Schwarzenegger Says He Fathered Employee's Child
MICHELE NORRIS, host:
From NPR News, this is ALL THINGS CONSIDERED. I'm Michele Norris.
ROBERT SIEGEL, host:
And I'm Robert Siegel.
Former California Governor Arnold Schwarzenegger is acknowledging that a decade ago, he fathered a child out of wedlock. The mother was reportedly a member of his family's household staff until just a few months ago.
The revelation appeared today in the Los Angeles Times, but it did not name the woman involved. As NPR's Ina Jaffe reports, the news helps explain Schwarzenegger's recent separation from his wife, former journalist Maria Shriver.
INA JAFFE: Several weeks ago, Schwarzenegger and Shriver quietly separated after 25 years of marriage. The news became public just last week, and Schwarzenegger was uncharacteristically subdued when he acknowledged the separation at a Jewish community event. He held out hope for reconciliation.
Mr. ARNOLD SCHWARZENEGGER (Former Republican Governor, California): We both love each other very much. We are very fortunate that we have four extraordinary children. And we're taking one day at a time.
JAFFE: Californians are accustomed to glamorous couples, but Schwarzenegger and Shriver were right at the top. He was the muscle man turned movie star turned politician. She was a member of Kennedy clan and an anchor at NBC News.
Still, few Californians seemed shocked to learn of their separation. They'd long been aware of Schwarzenegger's reputation as a womanizer. Before the 2003 recall election that made him governor, the Los Angeles Times reported the allegations of several women who said they'd been groped by Schwarzenegger at the gym, during film shoots or during interviews. But his candidacy was rescued in large part by Shriver coming to his defense.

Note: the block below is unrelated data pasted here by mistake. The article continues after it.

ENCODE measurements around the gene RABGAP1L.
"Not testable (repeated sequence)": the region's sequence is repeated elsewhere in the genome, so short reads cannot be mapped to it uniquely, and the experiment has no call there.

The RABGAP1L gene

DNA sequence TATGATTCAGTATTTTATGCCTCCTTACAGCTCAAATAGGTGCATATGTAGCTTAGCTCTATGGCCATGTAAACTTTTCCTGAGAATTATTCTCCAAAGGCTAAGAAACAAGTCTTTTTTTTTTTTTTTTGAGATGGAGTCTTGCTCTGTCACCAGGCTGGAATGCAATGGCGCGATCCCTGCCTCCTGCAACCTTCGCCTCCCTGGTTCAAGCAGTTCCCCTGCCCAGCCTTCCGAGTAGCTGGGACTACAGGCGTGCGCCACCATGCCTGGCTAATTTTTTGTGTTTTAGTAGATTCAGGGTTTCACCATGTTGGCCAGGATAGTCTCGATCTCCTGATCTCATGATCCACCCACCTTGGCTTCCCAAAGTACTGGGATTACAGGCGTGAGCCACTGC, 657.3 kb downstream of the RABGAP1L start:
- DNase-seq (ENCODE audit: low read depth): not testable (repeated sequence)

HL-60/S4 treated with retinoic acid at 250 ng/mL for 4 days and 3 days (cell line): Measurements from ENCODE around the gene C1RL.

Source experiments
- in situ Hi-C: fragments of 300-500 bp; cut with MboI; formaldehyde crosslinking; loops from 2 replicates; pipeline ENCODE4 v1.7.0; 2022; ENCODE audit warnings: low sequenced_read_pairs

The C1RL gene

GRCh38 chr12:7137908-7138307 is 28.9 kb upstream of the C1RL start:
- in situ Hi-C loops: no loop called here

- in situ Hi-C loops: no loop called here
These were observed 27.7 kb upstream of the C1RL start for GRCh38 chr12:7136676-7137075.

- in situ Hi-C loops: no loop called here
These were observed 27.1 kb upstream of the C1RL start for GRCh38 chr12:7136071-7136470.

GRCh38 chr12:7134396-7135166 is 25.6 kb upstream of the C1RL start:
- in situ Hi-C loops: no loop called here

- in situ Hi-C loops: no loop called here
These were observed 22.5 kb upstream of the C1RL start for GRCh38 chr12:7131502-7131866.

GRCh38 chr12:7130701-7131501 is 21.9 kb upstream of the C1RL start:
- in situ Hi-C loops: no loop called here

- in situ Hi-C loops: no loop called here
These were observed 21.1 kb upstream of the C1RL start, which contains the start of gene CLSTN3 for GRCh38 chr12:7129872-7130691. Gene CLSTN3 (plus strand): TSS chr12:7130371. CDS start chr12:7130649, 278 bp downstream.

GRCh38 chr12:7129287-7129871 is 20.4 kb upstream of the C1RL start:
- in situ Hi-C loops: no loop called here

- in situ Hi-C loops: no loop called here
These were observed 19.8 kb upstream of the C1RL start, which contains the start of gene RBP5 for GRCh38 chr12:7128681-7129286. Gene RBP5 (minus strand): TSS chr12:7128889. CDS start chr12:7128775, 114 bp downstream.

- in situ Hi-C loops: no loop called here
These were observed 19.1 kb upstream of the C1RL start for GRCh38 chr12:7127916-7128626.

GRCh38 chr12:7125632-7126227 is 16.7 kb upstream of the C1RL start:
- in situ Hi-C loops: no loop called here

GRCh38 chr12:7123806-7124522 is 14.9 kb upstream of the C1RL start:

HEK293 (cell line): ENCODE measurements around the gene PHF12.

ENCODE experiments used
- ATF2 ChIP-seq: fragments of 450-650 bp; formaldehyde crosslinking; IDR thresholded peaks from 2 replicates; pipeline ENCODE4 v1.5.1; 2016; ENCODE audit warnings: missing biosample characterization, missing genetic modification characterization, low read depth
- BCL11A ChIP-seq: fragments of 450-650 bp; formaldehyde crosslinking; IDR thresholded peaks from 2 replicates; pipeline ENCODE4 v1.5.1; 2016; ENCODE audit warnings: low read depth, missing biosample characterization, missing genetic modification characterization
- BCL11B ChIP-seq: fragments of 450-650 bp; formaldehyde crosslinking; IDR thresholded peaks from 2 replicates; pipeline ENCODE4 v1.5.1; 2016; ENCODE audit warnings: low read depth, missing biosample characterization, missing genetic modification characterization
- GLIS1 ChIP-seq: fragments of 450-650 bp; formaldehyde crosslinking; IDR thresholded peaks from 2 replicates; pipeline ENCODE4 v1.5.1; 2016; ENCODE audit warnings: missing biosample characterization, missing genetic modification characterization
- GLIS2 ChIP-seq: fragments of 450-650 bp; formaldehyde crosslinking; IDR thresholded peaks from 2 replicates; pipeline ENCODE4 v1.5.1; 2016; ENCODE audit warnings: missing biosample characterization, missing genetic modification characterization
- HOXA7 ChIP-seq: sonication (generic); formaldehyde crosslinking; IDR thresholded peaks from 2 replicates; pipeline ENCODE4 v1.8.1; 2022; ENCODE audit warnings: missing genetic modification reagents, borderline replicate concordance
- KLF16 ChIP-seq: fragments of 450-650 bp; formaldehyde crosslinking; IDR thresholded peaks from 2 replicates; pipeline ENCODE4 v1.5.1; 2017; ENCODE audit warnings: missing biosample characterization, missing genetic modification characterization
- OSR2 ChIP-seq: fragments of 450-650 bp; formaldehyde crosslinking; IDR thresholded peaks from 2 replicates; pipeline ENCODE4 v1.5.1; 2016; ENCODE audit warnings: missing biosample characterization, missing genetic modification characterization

(Soundbite of archived audio)
Ms. MARIA SHRIVER: You can listen to people who have never met Arnold or who met him for five seconds 30 years ago, or you can listen to me.
JAFFE: But the news that Schwarzenegger cheated on his wife under their own roof and kept it secret for 10 years seems to take things to a whole new level, says political analyst Barbara O'Connor.
Ms. BARBARA O'CONNOR (Political Analyst): Yes, we knew he was a bad boy but we didn't know he was this bad.
JAFFE: O'Connor is also a friend of Maria Shriver's.
Ms. O'CONNOR: You know, when you're betrayed, and you have really supported someone so publicly on the very issue that you're betrayed on, it has to hurt.
JAFFE: Even before their separation was announced, it appeared that Schwarzenegger and Shriver were going their own ways. Since he left office in January, Schwarzenegger's been flying around the world solo: to Brazil with movie director James Cameron; to London for Mikhail Gorbachev's 80th birthday; and to Washington for a White House conference on immigration. He's also cut deals to revive his movie career.
Meanwhile, Shriver has publicly acknowledged struggling to figure out what comes next in her life. She posted this video on YouTube.
(Soundbite of video)
Ms. SHRIVER: Like a lot of you, I'm in transition, and people come up to me all the time and go: What are you doing next? What are you going to do? What did you come up with?
JAFFE: It's clearly a hard question for Shriver to answer now. When her husband became governor, she was forced to give up her journalism career at NBC. She concentrated on being California's first lady, but now that's over.
She also lost both of her parents in the last couple of years. Her children are growing up and going on to college.
(Soundbite of video)
Ms. SHRIVER: It is so stressful to not know what you're doing next, when people ask you what are you doing, and then they can't believe that you don't know what you're doing, and then every idea you have, you think, well, maybe I shouldn't do that...
JAFFE: In a statement released today, Shriver called this a painful and heartbreaking time and said she'd have no further comment.
Schwarzenegger released a statement to the Los Angeles Times last night. It said in part: I understand and deserve the feelings of anger and disappointment among my friends and family. There are no excuses. I am truly sorry.
Ina Jaffe, NPR News.
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